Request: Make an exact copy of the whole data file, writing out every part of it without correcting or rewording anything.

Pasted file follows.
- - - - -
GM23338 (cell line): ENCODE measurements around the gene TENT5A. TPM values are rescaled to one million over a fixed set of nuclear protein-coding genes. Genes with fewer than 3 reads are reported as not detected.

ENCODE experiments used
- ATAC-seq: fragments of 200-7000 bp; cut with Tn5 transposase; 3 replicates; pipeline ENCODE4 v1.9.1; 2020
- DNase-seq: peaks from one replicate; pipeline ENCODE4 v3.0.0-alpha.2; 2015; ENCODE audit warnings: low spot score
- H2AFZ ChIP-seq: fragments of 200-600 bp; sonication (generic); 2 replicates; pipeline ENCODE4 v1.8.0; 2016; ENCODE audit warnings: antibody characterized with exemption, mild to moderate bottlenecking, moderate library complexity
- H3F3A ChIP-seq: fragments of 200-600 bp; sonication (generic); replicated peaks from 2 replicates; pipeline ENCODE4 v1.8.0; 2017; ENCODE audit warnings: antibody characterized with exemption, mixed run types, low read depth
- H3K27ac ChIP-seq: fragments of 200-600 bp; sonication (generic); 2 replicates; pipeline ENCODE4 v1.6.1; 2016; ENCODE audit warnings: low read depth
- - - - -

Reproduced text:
GM23338 (cell line): ENCODE measurements around the gene TENT5A. TPM values are rescaled to one million over a fixed set of nuclear protein-coding genes. Genes with fewer than 3 reads are reported as not detected.

ENCODE experiments used
- ATAC-seq: fragments of 200-7000 bp; cut with Tn5 transposase; 3 replicates; pipeline ENCODE4 v1.9.1; 2020
- DNase-seq: peaks from one replicate; pipeline ENCODE4 v3.0.0-alpha.2; 2015; ENCODE audit warnings: low spot score
- H2AFZ ChIP-seq: fragments of 200-600 bp; sonication (generic); 2 replicates; pipeline ENCODE4 v1.8.0; 2016; ENCODE audit warnings: antibody characterized with exemption, mild to moderate bottlenecking, moderate library complexity
- H3F3A ChIP-seq: fragments of 200-600 bp; sonication (generic); replicated peaks from 2 replicates; pipeline ENCODE4 v1.8.0; 2017; ENCODE audit warnings: antibody characterized with exemption, mixed run types, low read depth
- H3K27ac ChIP-seq: fragments of 200-600 bp; sonication (generic); 2 replicates; pipeline ENCODE4 v1.6.1; 2016; ENCODE audit warnings: low read depth